Antidepressant medicines are often effective for most people. No antidepressant works perfectly for all patients. Many times the patient will be switched to a different medication or combination of medicines until the right formula for wellness is found for that particular individual. Unfortunately, the negative effects (side effects) tend to show up before the positive effects. Not everyone experiences side effects and they are different for each type of drug.
Some examples of side effects are:
· Blurred vision
· Change in appetite
· Weight gain/loss
· Trouble sleeping or lack of energy
· Dry mouth
· Low blood pressure
· Sexual dysfunction or lack of arousal
If the side effects become unpleasant, an increase or decrease in medicine dosage or a change of medicine may be called for.
Signs of improvement may be seen early in treatment, although for the others the benefits might take longer. Appetite and sleep return to normal. Interest in hobbies and social interaction gradually returns. Sexual arousal and satisfaction should return to normal after the medication has had time to take affect.
Patients do need to realize that caring for this disease is a lifelong process. Medication (and possible therapy) will be needed for the rest of the person's life. Many patients feel the positive results and quit taking the medication, thinking they are cured. Remember that this illness is not curable. Stopping therapy or medication is only an option that a doctor can give.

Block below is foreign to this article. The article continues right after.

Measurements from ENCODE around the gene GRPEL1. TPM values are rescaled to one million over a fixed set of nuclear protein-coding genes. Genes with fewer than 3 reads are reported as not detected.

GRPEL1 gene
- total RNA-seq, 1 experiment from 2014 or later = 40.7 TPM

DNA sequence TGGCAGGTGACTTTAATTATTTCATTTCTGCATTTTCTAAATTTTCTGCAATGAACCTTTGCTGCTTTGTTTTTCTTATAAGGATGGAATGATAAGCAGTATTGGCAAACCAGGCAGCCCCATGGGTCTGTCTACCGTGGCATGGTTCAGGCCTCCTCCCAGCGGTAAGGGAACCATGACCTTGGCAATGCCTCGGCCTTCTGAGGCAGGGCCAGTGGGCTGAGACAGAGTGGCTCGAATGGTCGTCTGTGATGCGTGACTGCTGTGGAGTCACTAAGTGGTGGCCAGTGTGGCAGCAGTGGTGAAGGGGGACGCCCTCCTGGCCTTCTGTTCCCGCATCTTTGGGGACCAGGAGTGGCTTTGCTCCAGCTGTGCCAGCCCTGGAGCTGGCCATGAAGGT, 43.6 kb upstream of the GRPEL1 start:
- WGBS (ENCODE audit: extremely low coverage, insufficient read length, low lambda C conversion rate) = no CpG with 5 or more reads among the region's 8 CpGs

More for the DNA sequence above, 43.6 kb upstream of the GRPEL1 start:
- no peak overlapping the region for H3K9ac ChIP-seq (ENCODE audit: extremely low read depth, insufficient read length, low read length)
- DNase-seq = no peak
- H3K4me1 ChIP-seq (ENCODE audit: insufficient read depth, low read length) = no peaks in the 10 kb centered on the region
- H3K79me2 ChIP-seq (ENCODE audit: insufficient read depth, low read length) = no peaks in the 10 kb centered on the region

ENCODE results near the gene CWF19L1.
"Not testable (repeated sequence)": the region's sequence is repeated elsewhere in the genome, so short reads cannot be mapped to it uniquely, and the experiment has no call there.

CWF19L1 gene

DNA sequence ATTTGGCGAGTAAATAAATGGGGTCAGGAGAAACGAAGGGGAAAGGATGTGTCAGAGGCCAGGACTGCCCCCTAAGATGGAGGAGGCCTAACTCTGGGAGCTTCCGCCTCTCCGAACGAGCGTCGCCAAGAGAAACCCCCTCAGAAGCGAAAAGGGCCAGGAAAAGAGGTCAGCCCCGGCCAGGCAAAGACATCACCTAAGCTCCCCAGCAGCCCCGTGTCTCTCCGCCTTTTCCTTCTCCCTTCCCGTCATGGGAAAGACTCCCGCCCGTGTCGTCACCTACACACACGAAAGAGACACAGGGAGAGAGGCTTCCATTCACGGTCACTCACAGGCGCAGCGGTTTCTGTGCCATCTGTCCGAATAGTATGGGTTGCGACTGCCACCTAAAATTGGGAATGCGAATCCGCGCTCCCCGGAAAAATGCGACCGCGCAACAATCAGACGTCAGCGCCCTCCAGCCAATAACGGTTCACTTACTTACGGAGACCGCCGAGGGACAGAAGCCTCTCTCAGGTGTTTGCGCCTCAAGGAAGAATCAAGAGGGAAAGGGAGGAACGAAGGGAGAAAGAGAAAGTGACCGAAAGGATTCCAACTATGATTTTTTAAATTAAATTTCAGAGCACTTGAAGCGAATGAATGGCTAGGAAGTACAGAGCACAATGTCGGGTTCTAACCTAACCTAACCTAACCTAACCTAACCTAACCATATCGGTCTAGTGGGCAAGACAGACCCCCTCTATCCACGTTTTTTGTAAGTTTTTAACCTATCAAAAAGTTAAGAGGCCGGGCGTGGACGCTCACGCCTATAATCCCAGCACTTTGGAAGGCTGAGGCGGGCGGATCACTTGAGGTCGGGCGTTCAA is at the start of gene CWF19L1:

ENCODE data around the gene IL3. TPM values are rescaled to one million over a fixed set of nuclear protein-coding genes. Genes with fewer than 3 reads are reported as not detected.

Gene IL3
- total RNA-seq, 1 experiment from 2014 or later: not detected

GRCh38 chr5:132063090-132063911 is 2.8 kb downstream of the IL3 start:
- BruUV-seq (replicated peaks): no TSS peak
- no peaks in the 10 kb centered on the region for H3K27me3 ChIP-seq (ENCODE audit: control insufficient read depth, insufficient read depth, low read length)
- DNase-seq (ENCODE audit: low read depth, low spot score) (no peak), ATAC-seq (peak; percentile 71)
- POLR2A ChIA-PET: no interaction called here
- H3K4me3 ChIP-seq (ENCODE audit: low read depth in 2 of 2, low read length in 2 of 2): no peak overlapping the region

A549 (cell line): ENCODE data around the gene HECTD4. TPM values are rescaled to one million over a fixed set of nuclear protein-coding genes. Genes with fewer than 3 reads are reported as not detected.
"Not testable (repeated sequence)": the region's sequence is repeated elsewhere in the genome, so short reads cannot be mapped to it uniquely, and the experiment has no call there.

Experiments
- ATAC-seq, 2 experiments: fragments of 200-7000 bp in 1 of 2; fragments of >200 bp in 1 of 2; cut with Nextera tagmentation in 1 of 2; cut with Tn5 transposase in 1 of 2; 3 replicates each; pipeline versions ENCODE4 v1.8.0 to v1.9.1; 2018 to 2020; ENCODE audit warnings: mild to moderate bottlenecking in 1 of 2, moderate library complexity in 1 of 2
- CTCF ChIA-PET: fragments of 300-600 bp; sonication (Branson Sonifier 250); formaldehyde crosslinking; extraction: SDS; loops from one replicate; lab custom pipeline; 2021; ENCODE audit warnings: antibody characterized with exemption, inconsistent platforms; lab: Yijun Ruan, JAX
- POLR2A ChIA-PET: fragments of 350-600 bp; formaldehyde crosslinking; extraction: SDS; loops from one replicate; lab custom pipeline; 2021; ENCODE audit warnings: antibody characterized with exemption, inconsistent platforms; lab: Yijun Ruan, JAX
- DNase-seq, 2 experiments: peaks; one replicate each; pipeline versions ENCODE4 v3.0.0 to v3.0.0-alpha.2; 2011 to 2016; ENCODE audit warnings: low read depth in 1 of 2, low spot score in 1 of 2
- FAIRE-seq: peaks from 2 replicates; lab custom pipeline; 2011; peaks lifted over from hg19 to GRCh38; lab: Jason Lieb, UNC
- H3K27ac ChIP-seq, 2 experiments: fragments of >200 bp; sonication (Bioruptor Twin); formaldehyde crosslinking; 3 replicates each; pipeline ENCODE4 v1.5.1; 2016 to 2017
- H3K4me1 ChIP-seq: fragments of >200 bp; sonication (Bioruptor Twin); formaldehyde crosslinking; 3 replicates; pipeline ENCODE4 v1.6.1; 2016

Special care must be taken to see that the individual is receiving full benefits of the treatment. Sometimes this means altering one's behaviors. Persons on antidepressant medication are forbidden to drink due to the reaction of the drugs mixed with alcohol. Medication must be taken on the schedule given by the doctor to maintain the level of wellness. If medication makes the person drowsy, driving and operating heavy machinery should be avoided. The person actually should not drive until they know exactly how all medicines affect them and this may take several days or weeks.
Making time for doctor appointments is something else the patient must remember to do. Therapists are usually seen once a week in the beginning of treatment and eventually every other week on a continuing basis. The psychiatrist or doctor, who prescribes medication, utilizes an initial one-hour evaluation and follows up with monthly 10-15 minute appointments, which are eventually spaced, to every other month. Communication between the two caregivers is key for the patient's maximum recovery. Occasionally, the same doctor will serve as therapist and psychiatrist, giving the patient the ability to complete both therapy and medication checks in one appointment.
The patient, himself, plays the biggest role in his recovery. Only he can decide to follow the treatment plan. Upon choosing the path to feeling better, he has lots of options to undertake individually. More exercise, eating healthy, and avoiding stress are just a sample of many ways to speed up the process. Getting advice from others with the disease is also a comfort. Local communities often have support groups and the Internet is full of mailing lists, chat rooms, and websites for people with depression wanting to communicate with each other. Positive thinking and realizing they aren't alone will help advance treatment as much as the medication and therapy.